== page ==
Going on what Jose Mourinho has told the media in recent weeks you’d think he’d never managed a team in European competition before. Ever since Manchester United moved into the latter rounds of the Europa League the Portuguese has hinted he might prioritise the competition over the race to finish in the Premier League’s top four. Because United can’t compete on both fronts, being the suggestion.
This is a manager who has won the Champions League with two different clubs, making the semi-finals of the competition more than any other coach in Europe over the past decade. Mourinho has been here before, he knows how this works, and yet the demands of playing in the Europa League seems to have caught him off guard this season.
“My feeling is that we’re going to fight with everything we have in both competitions,” he said ahead of the quarter-final tie against Anderlecht. “But honestly, I have a special feeling with the Europa League and the players are the same, because it’s a competition we can win. It can give us the same as top four but it can give us a title.”
Of course, it’s possible that this is purely media bluster from Mourinho, although the team he fielded for the Premier League match against Chelsea a couple weeks ago, dropping the then fit Zlatan Ibrahimovic and Henrikh Mkhitaryan for a clash with the de facto champions, suggested that he was being entirely serious.
Maybe Mourinho is aware of what is being asked of his team. With Ajax, Celta Vigo and Lyon the opposition left, Man Utd are strong favourites to lift this season’s Europa League, with the Old Trafford club boasting the kind of talent that really should be playing at Champions League level. Memphis Depay, for instance, is one of Lyon’s best players after being sold by United in January for not being up to their standard.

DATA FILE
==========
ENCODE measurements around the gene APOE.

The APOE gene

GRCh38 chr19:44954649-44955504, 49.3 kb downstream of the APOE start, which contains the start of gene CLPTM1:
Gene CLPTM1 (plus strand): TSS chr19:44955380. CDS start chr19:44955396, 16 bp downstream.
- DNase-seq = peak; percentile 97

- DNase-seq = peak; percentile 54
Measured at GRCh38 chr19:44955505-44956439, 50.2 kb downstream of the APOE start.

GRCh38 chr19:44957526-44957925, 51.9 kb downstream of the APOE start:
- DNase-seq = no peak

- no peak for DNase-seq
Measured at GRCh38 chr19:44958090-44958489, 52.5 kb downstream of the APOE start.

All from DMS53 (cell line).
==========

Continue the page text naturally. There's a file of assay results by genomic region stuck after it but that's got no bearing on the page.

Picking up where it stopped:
But Man Utd mustn’t just win the Europa League, but win it in style. Sure, it is a means to an end for them, with qualification for next season’s Champions League being the real golden carrot they’re chasing, but there is a certain symbolism in the way United reassert themselves on the continental stage.
So far Mourinho’s side have toiled to make a strong impression on the Europa League. They have cantered for the most part, but have only won one of five away games in the competition this season. This was an opportunity for Man Utd to plant a flag ahead of their planned return to the continental elite next season. They have so far passed up that opportunity.
The semi-final against Celta Vigo, as well as the final should they get there, present one last chance for Mourinho and his players to draw a line in the sand. Their Galician opponents certainly shouldn’t be underestimated, with Eduardo Berizzo building a team that has beaten both Barcelona and Real Madrid this season, but there can be no denying that Man Utd should have the quality to see them off with relative ease. The same goes for both Ajax and Lyon.
In a way, United have more to lose than gain in the latter rounds of the Europa League. They are expected to win the tournament now that they are in the final four, and so there is only so much credit Mourinho can earn by guiding them all the way. Whereas, if Man Utd fail to make the final or win the whole thing the Portuguese will face an almighty backlash from both his own fans and the media.
Man Utd want to use the Europa League as a springboard to bigger and better things, the first step on a path that sees them return to the glory days. However, merely winning the Europa League might not spring them high enough. It matters how they win it.